Contradictory media coverage is never more apparent than in an election year, and the biases on each side of the news spectrum get stronger the closer we get to November. This is a season when even the “hard numbers” of polling statistics are described in strikingly different ways, as we found a number of times this week. The contrasts start as high up as the headline itself, and go deeper from there, as you’ll see in our snippets today and in the coverage we’ve curated on yesterday’s National Security Forum.
But first, we’re excited to tell you about our new partnership with the Christian Science Monitor. We are supporting their new "Politics of US" weekly series which aims to increase our understanding of polarizing issues and our respect for people with differing views. This aligns perfectly with AllSides. Check out their first topic, Guns, which utilizes several of our new features.
See other news featured by AllSides such as Analysis of National Security ForumNine Weeks Out, Race Near EvenLabor Day 2016 and the latest AllSides News
Snippets from the Left
“With about two months left in the campaign, the national race between Hillary Clinton and Donald Trump has gotten closer, but Clinton still appears to be solidly ahead in more than enough swing states to deliver her the presidency.
Yes, the race seems to have tightened since Clinton’s peak in the early August post-convention period…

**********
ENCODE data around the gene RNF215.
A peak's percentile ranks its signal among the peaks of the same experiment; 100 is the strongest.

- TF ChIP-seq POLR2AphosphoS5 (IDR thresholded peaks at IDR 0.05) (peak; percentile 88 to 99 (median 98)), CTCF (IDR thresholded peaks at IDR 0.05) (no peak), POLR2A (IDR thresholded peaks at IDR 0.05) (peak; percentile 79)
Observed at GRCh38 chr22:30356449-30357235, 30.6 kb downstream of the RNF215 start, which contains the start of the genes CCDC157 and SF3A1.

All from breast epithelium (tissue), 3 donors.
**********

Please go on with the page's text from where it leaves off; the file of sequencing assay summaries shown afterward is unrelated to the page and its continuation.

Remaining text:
But current polling averages for both RealClearPolitics and HuffPost Pollster do still show Clinton leading Donald Trump in almost every traditional swing state. Furthermore, Clinton remains not only ahead but pretty comfortably ahead in states that would be enough to provide her with a majority of electoral college votes.”
Snippets from the Right
“The same batch of data has Trump up three in Ohio, tied in North Carolina, tied in Georgia, and clinging to a two-point lead in Mississippi.  Feel free to read all about this massive poll of 75,000 voters across all 50 states here, but basic common sense dictates that if Trump is really leading in Ohio, and has closed a wide gap in places like Wisconsin and Colorado, he is...not trailing by a point in Texas.  That's not possible and it doesn't remotely align with other evidence.  Conversely, if he's genuinely battling Hillary Clinton to an approximate draw in Mississippi and is in danger of dropping Arizona and Georgia, he cannot be competitive in Michigan and Florida.  There are data points in this poll that point to a very competitive race in which Donald Trump may be able to pull out a win (although its results out of Nevada, Pennsylvania and Virginia present significant hurdles).”
Snippets from the Center 
The Hill
“A new CNN/ORC poll on Tuesday morning showed Trump leading by 2 points nationally, sending shockwaves through Democratic ranks. Clinton’s advantage in the RealClearPolitics polling average was down to 3.3 points, less than half of what it was at its peak.
For all that, however, the Democratic nominee remains the favorite to win the White House — in part because of her strength in the battleground states that will decide the election.
Clinton has succeeded in making some Republican redoubts competitive, including Georgia and Arizona. But the election will come down to the same states that have decided most recent presidential contests.”
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